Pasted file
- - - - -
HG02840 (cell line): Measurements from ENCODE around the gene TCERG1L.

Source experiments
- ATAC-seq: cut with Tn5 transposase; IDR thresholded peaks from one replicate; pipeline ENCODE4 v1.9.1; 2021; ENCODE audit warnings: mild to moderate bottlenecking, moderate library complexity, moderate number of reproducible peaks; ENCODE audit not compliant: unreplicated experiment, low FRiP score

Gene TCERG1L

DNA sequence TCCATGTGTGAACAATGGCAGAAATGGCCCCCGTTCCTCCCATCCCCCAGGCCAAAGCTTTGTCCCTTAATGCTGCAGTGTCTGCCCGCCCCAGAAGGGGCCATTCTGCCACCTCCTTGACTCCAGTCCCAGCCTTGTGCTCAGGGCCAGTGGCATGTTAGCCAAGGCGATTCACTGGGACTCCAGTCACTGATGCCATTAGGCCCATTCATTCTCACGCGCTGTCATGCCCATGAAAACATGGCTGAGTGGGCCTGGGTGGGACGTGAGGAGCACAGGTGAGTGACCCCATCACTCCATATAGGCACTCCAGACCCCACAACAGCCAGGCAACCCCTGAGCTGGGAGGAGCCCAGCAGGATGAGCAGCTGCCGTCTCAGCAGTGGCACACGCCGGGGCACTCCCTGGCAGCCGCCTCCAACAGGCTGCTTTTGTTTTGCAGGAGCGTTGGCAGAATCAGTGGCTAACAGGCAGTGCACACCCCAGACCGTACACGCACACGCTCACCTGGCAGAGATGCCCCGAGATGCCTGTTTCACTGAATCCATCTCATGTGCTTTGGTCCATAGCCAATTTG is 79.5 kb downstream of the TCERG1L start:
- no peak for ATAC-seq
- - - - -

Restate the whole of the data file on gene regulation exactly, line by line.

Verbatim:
HG02840 (cell line): Measurements from ENCODE around the gene TCERG1L.

Source experiments
- ATAC-seq: cut with Tn5 transposase; IDR thresholded peaks from one replicate; pipeline ENCODE4 v1.9.1; 2021; ENCODE audit warnings: mild to moderate bottlenecking, moderate library complexity, moderate number of reproducible peaks; ENCODE audit not compliant: unreplicated experiment, low FRiP score

Gene TCERG1L

DNA sequence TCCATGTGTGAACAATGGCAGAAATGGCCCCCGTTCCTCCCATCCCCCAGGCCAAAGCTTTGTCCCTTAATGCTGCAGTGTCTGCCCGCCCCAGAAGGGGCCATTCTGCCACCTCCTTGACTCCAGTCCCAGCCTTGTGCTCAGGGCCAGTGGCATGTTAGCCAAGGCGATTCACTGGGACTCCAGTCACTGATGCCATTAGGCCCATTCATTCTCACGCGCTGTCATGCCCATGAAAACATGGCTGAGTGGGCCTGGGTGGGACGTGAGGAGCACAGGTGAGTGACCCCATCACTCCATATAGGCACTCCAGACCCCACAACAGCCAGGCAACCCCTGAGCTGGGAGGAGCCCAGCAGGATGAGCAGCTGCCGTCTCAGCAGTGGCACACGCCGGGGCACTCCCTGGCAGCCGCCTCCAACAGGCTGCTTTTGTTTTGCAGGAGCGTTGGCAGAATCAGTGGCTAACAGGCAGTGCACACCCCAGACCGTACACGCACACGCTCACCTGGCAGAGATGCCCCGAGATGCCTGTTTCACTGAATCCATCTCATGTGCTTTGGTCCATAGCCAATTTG is 79.5 kb downstream of the TCERG1L start:
- no peak for ATAC-seq